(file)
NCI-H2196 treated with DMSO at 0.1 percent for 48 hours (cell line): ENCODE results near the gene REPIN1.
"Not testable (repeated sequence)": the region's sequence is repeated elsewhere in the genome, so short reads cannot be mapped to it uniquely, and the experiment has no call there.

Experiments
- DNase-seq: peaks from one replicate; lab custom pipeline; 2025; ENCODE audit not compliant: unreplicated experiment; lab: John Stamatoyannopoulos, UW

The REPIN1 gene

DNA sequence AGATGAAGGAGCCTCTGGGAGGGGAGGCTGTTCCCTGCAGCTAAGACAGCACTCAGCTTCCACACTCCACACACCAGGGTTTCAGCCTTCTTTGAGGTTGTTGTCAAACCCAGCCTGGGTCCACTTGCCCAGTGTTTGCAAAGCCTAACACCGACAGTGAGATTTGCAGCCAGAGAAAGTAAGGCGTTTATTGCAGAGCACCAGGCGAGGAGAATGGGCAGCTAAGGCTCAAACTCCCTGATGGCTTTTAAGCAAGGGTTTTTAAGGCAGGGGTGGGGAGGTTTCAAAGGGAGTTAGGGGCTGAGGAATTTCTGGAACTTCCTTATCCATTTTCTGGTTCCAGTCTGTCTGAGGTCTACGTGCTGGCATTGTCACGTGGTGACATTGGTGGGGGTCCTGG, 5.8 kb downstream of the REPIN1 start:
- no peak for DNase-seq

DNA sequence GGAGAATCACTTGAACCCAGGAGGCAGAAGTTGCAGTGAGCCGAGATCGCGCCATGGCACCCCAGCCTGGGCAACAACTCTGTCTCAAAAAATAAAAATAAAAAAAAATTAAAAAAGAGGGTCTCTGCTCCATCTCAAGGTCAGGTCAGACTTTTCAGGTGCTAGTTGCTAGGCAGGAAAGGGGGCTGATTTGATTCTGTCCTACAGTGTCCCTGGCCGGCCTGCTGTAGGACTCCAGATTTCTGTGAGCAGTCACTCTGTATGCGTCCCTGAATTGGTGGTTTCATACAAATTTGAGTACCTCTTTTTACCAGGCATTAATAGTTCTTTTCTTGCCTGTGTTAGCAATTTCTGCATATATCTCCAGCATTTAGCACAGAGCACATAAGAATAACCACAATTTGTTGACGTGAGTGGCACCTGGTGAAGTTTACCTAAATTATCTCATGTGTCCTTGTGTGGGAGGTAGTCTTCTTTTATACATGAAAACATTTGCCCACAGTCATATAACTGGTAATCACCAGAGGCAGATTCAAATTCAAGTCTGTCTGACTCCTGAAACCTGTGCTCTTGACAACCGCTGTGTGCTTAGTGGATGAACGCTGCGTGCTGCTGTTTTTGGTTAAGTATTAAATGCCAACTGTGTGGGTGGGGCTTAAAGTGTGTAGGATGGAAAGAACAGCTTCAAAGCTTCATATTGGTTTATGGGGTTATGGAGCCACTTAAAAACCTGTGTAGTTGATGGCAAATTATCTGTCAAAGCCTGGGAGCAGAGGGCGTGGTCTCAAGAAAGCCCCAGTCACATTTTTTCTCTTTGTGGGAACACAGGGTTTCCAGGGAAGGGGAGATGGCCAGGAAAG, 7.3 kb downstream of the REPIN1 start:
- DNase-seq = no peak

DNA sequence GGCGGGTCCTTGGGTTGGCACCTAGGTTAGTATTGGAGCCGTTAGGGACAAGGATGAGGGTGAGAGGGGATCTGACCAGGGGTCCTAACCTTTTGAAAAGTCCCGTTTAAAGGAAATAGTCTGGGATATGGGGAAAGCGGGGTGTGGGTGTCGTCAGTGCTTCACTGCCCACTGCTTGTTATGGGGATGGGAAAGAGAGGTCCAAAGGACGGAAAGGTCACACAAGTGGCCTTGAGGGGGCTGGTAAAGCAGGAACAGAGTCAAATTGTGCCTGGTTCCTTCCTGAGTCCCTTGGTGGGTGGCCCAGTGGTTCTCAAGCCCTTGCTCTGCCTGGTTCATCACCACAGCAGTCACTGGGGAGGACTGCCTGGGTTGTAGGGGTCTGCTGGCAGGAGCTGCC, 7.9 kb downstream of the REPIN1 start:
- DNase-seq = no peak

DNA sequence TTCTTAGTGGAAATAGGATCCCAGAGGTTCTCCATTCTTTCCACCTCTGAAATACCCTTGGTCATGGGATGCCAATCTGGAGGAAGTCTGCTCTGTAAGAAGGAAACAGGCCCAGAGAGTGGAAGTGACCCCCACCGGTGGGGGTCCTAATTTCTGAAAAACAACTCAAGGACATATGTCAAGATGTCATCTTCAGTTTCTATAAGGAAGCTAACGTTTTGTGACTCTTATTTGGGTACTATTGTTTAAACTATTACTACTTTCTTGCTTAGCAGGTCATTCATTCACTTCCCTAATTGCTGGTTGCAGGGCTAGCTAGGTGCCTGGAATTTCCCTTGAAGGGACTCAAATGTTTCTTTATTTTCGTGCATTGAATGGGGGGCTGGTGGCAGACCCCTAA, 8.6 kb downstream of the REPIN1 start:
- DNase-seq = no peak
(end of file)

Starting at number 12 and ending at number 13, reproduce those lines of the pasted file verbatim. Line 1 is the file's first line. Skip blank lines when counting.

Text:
DNA sequence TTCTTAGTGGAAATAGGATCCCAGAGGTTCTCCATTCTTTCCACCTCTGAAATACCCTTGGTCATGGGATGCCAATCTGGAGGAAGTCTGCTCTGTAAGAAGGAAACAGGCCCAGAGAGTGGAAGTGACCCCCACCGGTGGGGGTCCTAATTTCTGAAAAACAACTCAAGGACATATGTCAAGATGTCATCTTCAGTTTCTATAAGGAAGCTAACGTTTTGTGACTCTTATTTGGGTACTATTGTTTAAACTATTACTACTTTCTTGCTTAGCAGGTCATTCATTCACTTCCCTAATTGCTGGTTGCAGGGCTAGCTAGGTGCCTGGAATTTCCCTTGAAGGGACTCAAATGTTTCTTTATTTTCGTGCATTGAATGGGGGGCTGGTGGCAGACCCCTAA, 8.6 kb downstream of the REPIN1 start:
- DNase-seq = no peak